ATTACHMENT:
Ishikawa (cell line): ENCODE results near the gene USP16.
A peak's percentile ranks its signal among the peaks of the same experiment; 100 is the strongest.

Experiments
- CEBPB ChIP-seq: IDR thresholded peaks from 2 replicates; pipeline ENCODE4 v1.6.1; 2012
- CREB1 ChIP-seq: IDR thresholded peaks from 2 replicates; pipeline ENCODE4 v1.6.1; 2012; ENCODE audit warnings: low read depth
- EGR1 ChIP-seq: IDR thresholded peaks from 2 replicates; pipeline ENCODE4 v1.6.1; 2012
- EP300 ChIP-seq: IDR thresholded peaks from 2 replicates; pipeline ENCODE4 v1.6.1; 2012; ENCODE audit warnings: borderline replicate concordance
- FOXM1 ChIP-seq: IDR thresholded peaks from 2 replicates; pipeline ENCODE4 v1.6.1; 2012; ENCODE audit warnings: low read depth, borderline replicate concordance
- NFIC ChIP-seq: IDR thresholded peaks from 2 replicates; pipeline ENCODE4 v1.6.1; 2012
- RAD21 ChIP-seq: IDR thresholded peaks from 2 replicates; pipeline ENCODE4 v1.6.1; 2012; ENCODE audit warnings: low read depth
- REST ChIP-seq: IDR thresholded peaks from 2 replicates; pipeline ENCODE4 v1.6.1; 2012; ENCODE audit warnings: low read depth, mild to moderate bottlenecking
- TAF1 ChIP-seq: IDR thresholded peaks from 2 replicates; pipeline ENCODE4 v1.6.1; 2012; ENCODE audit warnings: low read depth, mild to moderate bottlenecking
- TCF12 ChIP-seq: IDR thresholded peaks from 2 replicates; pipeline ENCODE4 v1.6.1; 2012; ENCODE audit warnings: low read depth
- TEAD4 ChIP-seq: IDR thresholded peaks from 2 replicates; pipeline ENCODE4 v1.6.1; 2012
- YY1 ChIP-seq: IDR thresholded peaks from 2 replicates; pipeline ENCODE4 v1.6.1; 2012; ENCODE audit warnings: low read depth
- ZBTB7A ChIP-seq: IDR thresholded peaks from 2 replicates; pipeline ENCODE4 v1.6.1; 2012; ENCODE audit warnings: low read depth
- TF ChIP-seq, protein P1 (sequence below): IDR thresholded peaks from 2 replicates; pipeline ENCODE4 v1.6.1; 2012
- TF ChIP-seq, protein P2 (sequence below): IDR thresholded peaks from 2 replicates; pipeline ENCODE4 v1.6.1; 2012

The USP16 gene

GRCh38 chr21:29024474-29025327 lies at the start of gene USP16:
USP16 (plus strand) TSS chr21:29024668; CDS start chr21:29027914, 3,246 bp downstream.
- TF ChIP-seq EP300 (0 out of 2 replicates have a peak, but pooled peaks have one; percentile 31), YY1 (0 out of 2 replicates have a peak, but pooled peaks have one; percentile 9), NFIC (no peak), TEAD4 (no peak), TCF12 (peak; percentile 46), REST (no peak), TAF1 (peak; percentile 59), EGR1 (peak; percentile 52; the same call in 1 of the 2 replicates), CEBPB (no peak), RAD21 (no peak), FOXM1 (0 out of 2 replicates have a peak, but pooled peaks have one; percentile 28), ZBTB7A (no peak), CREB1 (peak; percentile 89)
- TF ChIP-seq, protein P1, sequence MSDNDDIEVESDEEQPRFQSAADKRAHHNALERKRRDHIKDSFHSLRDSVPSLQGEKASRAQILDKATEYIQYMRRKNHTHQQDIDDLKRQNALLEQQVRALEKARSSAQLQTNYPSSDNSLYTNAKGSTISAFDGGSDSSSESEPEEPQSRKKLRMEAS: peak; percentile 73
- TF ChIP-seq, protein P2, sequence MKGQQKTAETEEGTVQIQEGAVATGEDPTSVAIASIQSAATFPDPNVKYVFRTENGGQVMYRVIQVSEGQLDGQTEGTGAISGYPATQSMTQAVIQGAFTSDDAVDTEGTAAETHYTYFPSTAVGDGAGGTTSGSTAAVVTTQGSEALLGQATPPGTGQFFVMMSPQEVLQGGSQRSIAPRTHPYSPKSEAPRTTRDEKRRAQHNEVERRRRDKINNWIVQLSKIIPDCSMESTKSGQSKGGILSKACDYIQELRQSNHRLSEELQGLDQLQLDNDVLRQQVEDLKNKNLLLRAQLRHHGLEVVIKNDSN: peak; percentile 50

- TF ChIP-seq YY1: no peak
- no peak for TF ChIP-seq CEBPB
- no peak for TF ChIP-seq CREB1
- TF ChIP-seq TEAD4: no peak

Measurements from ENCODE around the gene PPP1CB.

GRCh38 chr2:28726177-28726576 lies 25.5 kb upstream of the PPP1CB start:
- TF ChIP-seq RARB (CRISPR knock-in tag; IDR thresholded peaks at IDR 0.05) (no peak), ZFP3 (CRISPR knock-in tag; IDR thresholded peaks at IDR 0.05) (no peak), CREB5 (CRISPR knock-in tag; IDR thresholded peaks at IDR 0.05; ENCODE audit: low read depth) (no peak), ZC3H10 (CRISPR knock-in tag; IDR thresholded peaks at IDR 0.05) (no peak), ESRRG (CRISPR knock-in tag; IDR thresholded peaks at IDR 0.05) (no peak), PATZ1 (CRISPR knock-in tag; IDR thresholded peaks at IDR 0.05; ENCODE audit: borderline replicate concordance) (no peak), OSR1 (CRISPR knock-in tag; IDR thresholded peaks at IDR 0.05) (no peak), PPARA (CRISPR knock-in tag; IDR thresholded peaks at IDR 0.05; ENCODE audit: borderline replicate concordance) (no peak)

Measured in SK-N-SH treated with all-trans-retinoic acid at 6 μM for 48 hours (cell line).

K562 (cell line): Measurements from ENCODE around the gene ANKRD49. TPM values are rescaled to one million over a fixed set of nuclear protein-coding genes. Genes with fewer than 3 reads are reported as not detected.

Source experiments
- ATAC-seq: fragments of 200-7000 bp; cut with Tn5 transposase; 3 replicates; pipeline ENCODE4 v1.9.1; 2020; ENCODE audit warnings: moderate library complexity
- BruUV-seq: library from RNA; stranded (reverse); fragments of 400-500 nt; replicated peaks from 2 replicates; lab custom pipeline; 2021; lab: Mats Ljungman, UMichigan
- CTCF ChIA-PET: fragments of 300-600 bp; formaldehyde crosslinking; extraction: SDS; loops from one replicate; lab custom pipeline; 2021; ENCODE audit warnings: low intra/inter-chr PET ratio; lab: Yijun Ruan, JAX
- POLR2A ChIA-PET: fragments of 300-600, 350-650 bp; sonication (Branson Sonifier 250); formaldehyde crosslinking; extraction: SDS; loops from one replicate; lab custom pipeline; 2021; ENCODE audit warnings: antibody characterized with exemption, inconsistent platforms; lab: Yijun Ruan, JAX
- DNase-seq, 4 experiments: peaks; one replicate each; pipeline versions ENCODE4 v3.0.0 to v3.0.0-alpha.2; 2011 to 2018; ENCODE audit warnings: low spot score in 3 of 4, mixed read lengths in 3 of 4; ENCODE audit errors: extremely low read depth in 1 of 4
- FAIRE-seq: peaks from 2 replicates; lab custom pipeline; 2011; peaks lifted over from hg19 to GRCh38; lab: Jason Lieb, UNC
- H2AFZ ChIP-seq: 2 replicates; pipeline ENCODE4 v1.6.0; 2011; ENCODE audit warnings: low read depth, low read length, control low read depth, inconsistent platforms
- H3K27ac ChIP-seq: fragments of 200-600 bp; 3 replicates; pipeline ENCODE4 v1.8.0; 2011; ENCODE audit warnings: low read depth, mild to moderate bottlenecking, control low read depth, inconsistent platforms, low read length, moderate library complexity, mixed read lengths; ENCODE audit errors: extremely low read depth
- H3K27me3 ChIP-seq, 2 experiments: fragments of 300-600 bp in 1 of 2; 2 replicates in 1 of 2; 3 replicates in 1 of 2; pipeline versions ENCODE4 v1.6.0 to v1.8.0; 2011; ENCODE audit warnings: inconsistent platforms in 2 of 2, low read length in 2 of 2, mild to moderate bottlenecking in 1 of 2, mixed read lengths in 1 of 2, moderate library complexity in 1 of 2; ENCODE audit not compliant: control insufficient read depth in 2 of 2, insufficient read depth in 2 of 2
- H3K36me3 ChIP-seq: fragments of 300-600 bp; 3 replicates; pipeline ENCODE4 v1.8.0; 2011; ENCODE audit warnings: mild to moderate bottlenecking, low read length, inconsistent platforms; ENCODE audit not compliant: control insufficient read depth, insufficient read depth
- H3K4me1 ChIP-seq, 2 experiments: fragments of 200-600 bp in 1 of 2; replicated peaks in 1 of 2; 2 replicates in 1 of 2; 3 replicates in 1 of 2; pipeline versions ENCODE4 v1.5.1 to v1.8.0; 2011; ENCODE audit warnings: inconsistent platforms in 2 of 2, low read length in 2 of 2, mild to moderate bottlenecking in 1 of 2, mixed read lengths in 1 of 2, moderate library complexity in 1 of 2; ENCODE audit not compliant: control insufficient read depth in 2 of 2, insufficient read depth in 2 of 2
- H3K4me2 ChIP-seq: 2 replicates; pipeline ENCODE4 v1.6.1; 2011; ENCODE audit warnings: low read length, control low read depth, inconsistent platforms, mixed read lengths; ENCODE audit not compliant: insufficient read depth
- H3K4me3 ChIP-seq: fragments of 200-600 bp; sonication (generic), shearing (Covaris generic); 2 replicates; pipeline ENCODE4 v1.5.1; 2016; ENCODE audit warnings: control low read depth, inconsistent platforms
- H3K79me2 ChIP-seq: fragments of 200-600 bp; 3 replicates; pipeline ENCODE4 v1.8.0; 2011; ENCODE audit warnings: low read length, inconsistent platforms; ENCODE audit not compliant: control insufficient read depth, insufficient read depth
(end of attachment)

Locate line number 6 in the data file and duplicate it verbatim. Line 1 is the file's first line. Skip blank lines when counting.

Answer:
- EGR1 ChIP-seq: IDR thresholded peaks from 2 replicates; pipeline ENCODE4 v1.6.1; 2012